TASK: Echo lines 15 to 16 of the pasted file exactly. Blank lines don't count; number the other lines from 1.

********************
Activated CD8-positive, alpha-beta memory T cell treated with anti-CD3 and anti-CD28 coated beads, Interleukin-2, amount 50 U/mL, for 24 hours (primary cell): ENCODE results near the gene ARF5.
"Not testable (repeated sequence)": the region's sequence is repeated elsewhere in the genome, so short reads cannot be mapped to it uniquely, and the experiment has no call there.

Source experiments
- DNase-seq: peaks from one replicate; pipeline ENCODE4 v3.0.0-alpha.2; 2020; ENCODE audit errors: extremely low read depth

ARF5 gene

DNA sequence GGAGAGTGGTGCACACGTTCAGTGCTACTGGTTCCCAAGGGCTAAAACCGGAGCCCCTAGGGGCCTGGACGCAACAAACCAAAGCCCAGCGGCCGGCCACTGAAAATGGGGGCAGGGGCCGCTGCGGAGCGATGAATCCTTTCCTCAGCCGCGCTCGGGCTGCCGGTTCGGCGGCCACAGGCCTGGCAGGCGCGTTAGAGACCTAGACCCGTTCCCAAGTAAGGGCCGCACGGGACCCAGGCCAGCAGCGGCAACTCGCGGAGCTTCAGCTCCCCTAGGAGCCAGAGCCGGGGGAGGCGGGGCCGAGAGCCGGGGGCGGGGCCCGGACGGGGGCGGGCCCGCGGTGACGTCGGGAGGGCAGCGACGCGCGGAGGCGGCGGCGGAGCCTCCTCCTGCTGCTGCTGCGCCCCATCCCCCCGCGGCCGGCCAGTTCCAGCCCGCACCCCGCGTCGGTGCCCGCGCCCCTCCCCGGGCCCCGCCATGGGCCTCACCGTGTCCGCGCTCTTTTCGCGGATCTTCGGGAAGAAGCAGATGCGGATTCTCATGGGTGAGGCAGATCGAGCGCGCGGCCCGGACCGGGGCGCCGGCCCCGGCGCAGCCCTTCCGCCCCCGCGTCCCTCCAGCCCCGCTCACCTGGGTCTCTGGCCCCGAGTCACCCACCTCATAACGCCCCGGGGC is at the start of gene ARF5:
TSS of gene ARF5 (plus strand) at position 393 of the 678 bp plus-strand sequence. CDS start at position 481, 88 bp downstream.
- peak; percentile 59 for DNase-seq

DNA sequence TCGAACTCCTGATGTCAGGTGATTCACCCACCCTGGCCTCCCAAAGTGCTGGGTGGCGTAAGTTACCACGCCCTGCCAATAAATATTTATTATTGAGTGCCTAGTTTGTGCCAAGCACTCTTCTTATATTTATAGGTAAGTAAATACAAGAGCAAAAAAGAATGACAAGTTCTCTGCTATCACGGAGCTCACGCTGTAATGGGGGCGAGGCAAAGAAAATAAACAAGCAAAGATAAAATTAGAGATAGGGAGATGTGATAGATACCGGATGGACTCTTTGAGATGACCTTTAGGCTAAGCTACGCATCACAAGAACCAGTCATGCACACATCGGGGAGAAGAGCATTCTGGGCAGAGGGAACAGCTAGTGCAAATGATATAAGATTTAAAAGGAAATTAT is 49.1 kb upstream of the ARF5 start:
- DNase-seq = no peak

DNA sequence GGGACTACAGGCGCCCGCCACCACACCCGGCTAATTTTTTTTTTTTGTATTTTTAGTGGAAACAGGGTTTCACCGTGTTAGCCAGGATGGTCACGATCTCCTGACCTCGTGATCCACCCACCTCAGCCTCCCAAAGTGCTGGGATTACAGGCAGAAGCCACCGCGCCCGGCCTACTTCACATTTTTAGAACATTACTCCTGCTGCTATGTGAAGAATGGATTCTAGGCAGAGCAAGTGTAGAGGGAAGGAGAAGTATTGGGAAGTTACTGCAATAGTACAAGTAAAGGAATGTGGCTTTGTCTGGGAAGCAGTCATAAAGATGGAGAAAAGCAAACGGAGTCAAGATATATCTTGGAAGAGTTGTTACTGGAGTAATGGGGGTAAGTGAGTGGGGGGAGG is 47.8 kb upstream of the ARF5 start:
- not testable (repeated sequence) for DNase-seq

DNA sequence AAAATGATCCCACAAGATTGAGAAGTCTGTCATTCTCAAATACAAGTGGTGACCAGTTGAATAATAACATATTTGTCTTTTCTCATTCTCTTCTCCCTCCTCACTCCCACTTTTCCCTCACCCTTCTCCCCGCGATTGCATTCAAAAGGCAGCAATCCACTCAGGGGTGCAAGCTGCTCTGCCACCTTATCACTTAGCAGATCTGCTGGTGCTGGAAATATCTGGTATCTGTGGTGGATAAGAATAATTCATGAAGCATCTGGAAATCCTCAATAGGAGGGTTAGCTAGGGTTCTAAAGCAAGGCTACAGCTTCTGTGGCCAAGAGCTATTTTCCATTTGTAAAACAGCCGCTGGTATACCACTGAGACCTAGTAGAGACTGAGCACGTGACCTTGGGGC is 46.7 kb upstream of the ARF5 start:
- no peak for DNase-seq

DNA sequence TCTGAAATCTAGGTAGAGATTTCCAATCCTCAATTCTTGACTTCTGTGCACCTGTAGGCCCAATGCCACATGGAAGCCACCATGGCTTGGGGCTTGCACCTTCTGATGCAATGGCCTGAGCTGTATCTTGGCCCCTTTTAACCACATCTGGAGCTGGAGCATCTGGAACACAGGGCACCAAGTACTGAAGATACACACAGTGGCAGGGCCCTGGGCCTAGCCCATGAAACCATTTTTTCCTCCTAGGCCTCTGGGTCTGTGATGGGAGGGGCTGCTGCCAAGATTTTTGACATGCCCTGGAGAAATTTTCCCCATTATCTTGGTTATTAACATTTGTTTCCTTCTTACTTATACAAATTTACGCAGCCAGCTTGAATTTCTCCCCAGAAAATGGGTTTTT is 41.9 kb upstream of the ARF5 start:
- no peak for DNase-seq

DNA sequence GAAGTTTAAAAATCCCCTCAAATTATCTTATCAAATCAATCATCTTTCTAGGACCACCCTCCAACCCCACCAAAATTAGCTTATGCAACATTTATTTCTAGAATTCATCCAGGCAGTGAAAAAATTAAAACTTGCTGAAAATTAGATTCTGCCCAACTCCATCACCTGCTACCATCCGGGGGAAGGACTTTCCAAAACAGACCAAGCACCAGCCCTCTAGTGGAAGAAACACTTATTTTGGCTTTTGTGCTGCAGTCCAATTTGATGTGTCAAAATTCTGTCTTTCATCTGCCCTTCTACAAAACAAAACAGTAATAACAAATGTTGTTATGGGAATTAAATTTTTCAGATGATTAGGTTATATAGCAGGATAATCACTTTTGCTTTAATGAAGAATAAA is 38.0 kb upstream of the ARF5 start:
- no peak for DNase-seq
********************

DNA sequence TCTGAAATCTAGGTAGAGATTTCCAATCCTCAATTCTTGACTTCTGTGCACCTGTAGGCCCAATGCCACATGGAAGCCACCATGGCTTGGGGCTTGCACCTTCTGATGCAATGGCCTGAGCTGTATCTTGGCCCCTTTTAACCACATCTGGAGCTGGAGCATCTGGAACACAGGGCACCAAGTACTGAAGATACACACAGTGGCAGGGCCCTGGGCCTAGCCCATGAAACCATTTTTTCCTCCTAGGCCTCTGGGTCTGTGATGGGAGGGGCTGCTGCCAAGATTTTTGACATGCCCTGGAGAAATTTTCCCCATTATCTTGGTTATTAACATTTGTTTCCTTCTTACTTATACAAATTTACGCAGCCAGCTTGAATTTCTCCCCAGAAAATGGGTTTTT is 41.9 kb upstream of the ARF5 start:
- no peak for DNase-seq